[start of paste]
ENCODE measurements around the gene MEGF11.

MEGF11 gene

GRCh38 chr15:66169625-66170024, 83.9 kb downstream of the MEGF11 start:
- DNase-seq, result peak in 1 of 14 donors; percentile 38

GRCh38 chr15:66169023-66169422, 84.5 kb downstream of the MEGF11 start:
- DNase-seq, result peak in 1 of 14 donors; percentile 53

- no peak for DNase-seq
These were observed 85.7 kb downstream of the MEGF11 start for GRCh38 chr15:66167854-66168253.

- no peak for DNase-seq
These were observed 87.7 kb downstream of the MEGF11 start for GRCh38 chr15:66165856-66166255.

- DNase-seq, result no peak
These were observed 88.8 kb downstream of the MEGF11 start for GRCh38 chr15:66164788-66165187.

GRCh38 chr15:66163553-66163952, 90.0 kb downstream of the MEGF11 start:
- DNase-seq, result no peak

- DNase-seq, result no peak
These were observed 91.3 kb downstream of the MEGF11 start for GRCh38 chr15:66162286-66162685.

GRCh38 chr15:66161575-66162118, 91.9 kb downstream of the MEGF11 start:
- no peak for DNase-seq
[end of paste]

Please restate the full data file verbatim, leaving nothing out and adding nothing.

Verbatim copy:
ENCODE measurements around the gene MEGF11.

MEGF11 gene

GRCh38 chr15:66169625-66170024, 83.9 kb downstream of the MEGF11 start:
- DNase-seq, result peak in 1 of 14 donors; percentile 38

GRCh38 chr15:66169023-66169422, 84.5 kb downstream of the MEGF11 start:
- DNase-seq, result peak in 1 of 14 donors; percentile 53

- no peak for DNase-seq
These were observed 85.7 kb downstream of the MEGF11 start for GRCh38 chr15:66167854-66168253.

- no peak for DNase-seq
These were observed 87.7 kb downstream of the MEGF11 start for GRCh38 chr15:66165856-66166255.

- DNase-seq, result no peak
These were observed 88.8 kb downstream of the MEGF11 start for GRCh38 chr15:66164788-66165187.

GRCh38 chr15:66163553-66163952, 90.0 kb downstream of the MEGF11 start:
- DNase-seq, result no peak

- DNase-seq, result no peak
These were observed 91.3 kb downstream of the MEGF11 start for GRCh38 chr15:66162286-66162685.

GRCh38 chr15:66161575-66162118, 91.9 kb downstream of the MEGF11 start:
- no peak for DNase-seq